“O, Lumapit Ka.” I hold no grudges. Ever. Life is too short to be angry or spiteful. When Ella del Rosario left the band, I decided to give her a helping hand by writing [the Tagalog lyrics] and producing her single “O, Lumapit Ka” [an adaptation of Antonio Carlos Jobim and Joao Gilberto’s “So Em Teus Bracos”] in 1977. One phone call to Vic del Rosario was all it took to green-light this project. I would like to add that “Ikaw Pa Rin” [another Tagalog adaptation, from Harry Warren and Mack Gordon’s “There Will Never Be Another You”] followed immediately, which I produced for a talent I chanced upon—Tito Mina.

“Manila.” The mother of all Hotdog hits. Used around the world—almost daily—without remuneration or permission. But that’s our lawyers’ problem. Rene and I were enamored with the song “I Left My Heart in San Francisco” and felt our favorite city should also have an anthem of its own, a tune that will last forever. Looks like we got ourselves a self-fulfilling wish.

Your songs were very much of the era they were composed in but they have endured. Are you surprised?

Not surprised at all. All our songs were based on universal human emotions and those feelings never go out of style. We’ve made it a point to write songs with real insights and not just words stitched together like “I love you… the sky is blue…”

What was your reaction when you first learned that President Benigno Aquino III was coming to the first reunion concert?

It wasn’t the biggest surprise, really, since we found out from the producers that our good friend Mar Roxas bought some tickets and, uncharacteristically, wanted to know the seating arrangements and other particulars. We added one plus one and guessed that the PSG was going to pay the hall a visit. Bingo! It was nice of the President to take time off to listen to OPM—and not some expensive foreign act.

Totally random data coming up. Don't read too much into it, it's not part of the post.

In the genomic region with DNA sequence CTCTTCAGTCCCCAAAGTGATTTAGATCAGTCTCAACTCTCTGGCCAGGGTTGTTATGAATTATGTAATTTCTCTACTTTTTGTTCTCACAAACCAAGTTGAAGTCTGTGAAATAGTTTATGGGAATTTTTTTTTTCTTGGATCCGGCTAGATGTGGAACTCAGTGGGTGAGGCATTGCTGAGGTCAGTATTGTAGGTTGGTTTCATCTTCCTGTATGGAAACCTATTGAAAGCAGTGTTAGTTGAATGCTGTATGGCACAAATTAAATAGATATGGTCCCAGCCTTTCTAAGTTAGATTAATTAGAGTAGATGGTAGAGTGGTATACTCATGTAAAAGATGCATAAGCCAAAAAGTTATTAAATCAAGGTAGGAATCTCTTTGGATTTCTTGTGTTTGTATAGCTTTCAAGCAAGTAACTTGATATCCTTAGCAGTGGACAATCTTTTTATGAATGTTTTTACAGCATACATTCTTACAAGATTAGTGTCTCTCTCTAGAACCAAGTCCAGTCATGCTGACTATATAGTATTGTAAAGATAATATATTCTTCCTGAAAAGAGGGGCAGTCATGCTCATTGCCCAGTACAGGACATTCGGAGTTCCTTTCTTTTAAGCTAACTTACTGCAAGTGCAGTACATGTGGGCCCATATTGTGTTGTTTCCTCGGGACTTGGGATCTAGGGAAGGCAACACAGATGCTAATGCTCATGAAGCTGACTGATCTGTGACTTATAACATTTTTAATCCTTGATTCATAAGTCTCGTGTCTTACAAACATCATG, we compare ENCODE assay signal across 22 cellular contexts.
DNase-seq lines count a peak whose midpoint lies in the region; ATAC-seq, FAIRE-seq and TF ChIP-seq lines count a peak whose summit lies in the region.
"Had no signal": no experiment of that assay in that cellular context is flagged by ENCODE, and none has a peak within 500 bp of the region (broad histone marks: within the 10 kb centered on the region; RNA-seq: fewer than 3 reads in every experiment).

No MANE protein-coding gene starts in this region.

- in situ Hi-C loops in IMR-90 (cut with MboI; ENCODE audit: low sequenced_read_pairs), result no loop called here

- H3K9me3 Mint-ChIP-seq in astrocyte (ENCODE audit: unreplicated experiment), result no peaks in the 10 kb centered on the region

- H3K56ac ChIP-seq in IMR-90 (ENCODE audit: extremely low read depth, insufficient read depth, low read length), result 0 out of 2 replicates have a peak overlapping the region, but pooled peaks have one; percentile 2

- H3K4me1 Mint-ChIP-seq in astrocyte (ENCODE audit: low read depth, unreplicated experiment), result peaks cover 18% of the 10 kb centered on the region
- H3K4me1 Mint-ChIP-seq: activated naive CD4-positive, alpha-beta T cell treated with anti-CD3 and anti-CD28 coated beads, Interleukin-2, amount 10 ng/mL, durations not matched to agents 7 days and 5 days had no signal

Another VIP guest eagerly waited for the event to happen but unfortunately was unable to come because of an emergency meeting in Singapore. But he sent his wife and around 20 of his friends to represent him. The man called Gibo.

Any new or different material that you are adding to this next show?

Three former singers flew in from abroad: Gina Montes from the UK, and Nadia Moore and Elaine Evangelista from Canada. We’ve added several tunes. There’s a ditty called “Sana’y Maganda Ako,” an original Hotdog song performed once by the Reycards in 1976. We’re also doing my solo composition, “You Make Me Blush (Parang Pulang Kamatis),” arranged by Rene and Maso Diez—a la Andrew Sisters, with all the girls participating.

There’s also our newest composition “Rewind” which pretty much captures the essence of wanting to go back to a particular time in one’s life to relive magical moments.

How about an album of all-new material, including an update on Annie Batungbakal, 30 years later?

That’s in the works. Like before, every tune will be topical, using the lingo of the times. Annie? She’s a Facebook addict now, looking up all her friends who used to rush to the dancefloor at the first notes of Voyage’s “Souvenirs.”

Looking back at the band’s run, do you have any regrets?

Well, there’s a bit. I should have campaigned vigorously to limit the airplay of foreign songs. In the mid ‘70s, local songs dominated radio. Imported recordings took a back seat, even in sales. But that was then. Today, our musicians and songwriters are back to being second-class citizens in their own country.

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TAGS: Entertainment, Hotdog, Music